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Canadian sociologist Forrest La Violette reported in the 1940s that these early sentiments had often been "organized around the fear of an assumed low standard of living [and] out of fear of Oriental cultural and racial differences".
Both Japanese and Chinese immigrants were feared to be taking jobs from white Canadians. Young concluded that many Canadians argued that "Oriental labour lowers the standard of living of White groups".
These ideas were often refuted with the argument that, while Japanese and Chinese immigrants did often have poor living conditions, both groups attempts to assimilate were hindered by the difficulty they had in finding steady work at equal wages.
In reference to Japanese Canadians specifically, human geographer Audrey Kobayashi argues that prior to the war, racism "had defined their communities since the first immigrants arrived in the 1870s." Starting in 1877 with Manzo Nagano, a nineteen-year-old sailor who was the first Japanese person to officially immigrate to Canada, entering the salmon-exporting business, the Japanese were quick to integrate themselves into Canadian industries.
This was exemplified by the growing rate of Japanese fishermen in the early 1900s.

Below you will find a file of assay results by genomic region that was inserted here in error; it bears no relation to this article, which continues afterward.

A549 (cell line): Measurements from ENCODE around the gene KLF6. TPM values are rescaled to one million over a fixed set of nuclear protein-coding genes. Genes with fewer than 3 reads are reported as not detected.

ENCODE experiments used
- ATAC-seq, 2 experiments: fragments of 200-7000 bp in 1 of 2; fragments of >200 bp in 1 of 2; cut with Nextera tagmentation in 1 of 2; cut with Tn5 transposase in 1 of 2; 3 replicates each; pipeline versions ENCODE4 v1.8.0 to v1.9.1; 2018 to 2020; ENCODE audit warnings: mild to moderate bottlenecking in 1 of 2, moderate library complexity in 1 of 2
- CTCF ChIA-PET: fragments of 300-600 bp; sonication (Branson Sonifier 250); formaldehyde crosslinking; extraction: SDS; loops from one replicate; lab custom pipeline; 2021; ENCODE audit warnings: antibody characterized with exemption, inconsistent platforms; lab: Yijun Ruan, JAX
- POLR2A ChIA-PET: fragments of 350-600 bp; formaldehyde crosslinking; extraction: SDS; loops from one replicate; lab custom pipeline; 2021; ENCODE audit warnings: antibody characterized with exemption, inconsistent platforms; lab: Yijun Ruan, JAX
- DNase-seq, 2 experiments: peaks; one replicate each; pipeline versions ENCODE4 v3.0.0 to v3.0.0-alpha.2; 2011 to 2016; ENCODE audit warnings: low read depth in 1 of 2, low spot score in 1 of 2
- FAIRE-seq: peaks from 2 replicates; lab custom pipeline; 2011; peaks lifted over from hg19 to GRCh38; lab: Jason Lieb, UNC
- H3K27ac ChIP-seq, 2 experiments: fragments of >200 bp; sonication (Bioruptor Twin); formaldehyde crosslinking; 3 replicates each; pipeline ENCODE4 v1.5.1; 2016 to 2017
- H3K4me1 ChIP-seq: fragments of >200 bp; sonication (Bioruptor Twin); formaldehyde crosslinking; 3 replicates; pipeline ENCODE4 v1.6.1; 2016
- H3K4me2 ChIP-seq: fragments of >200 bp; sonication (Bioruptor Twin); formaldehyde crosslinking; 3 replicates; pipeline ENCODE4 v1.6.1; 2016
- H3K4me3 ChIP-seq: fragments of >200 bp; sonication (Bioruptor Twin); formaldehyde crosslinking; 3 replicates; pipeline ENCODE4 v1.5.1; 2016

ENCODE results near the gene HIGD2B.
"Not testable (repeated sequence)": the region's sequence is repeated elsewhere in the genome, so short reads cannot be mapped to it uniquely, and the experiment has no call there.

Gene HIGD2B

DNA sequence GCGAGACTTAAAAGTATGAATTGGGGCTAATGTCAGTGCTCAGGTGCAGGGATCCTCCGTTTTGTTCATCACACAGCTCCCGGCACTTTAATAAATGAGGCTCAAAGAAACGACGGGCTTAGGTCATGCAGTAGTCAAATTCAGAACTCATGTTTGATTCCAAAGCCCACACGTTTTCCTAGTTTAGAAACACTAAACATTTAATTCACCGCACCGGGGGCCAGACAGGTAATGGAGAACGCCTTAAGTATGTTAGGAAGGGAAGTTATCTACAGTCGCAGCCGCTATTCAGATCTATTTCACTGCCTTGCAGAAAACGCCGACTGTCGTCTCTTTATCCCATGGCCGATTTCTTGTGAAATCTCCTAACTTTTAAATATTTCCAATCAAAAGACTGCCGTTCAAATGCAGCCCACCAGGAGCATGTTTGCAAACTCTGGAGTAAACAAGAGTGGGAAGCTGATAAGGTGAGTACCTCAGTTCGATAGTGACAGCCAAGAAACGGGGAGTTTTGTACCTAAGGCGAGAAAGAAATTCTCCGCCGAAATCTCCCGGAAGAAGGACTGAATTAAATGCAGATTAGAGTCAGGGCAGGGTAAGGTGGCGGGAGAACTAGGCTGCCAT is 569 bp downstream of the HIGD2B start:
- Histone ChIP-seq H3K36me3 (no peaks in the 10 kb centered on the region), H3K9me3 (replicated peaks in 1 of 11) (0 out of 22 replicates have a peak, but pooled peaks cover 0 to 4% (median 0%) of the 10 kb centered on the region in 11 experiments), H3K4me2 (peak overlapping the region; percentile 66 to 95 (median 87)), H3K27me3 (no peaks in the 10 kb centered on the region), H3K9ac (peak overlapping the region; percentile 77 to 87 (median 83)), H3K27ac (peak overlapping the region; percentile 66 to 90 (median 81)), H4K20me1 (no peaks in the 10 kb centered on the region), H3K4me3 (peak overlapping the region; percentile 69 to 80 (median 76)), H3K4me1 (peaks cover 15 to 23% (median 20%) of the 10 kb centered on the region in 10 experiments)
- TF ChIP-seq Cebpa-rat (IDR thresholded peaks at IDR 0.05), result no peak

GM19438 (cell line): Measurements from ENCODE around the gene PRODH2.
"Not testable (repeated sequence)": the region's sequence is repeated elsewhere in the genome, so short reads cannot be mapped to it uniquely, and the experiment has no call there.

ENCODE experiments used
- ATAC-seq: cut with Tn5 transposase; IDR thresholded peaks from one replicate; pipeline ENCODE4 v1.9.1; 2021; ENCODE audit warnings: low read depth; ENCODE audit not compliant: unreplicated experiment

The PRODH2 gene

This forced relocation subjected many Japanese Canadians to government-enforced curfews and interrogations, job and property losses, and forced repatriation to Japan.Despite work of organizations like the Japan Society, many groups still opposed Japanese immigration to Canada, especially in BC's fisheries industry during the 1920s and 1930s.Prior to the 1920s, many Japanese labourers were employed as pullers, a job that required them to help the net men row the boats out to fish.In contrast to rival groups' memberships consisting of mostly laborers, farmers, and fishermen, the Japan Society was primarily made up of wealthy white businessmen whose goal was to improve relations between the Japanese and Canadians both at home and abroad.The heads of the organization included a "prominent banker of Vancouver" and a "manager of some of the largest lumbering companies in [British Columbia]." They saw Japanese Canadians as being important partners in helping open up businesses in British Columbia to Japanese markets.